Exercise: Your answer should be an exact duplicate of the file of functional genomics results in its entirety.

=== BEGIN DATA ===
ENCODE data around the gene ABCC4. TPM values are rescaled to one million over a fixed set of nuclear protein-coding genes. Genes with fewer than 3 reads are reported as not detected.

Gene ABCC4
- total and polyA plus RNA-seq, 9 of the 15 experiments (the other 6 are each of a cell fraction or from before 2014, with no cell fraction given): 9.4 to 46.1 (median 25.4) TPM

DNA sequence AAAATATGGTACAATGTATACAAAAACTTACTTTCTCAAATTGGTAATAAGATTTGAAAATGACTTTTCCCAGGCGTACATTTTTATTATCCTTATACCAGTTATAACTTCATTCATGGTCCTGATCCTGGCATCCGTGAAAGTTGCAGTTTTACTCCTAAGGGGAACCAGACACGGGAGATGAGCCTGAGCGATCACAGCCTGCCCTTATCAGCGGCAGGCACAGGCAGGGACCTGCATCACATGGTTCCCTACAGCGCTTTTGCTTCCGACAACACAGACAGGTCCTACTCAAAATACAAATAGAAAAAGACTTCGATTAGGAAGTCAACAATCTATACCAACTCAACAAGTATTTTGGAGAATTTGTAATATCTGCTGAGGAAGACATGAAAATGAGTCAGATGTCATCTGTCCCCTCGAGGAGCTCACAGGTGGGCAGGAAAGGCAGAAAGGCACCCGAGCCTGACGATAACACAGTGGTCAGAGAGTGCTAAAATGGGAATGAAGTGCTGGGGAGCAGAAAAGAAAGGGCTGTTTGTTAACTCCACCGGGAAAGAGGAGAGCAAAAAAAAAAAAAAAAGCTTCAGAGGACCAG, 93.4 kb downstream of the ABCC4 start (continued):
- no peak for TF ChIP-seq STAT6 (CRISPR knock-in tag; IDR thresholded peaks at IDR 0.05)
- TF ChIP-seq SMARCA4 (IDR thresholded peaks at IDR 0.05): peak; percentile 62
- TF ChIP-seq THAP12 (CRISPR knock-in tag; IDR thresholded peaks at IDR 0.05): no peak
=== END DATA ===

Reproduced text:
ENCODE data around the gene ABCC4. TPM values are rescaled to one million over a fixed set of nuclear protein-coding genes. Genes with fewer than 3 reads are reported as not detected.

Gene ABCC4
- total and polyA plus RNA-seq, 9 of the 15 experiments (the other 6 are each of a cell fraction or from before 2014, with no cell fraction given): 9.4 to 46.1 (median 25.4) TPM

DNA sequence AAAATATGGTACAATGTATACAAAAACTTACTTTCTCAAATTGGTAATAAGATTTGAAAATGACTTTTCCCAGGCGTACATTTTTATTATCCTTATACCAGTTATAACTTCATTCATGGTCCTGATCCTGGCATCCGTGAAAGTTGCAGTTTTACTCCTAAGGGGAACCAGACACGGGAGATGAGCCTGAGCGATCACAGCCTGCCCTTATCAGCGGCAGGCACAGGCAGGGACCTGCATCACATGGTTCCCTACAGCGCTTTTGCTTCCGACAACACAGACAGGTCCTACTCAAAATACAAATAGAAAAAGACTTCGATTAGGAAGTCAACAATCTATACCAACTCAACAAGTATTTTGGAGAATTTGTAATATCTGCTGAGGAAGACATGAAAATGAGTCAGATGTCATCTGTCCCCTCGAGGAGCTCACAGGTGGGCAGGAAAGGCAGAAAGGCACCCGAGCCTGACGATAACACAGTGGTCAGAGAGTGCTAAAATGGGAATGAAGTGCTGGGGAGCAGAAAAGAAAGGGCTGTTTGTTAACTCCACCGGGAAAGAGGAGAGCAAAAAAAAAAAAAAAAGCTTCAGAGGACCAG, 93.4 kb downstream of the ABCC4 start (continued):
- no peak for TF ChIP-seq STAT6 (CRISPR knock-in tag; IDR thresholded peaks at IDR 0.05)
- TF ChIP-seq SMARCA4 (IDR thresholded peaks at IDR 0.05): peak; percentile 62
- TF ChIP-seq THAP12 (CRISPR knock-in tag; IDR thresholded peaks at IDR 0.05): no peak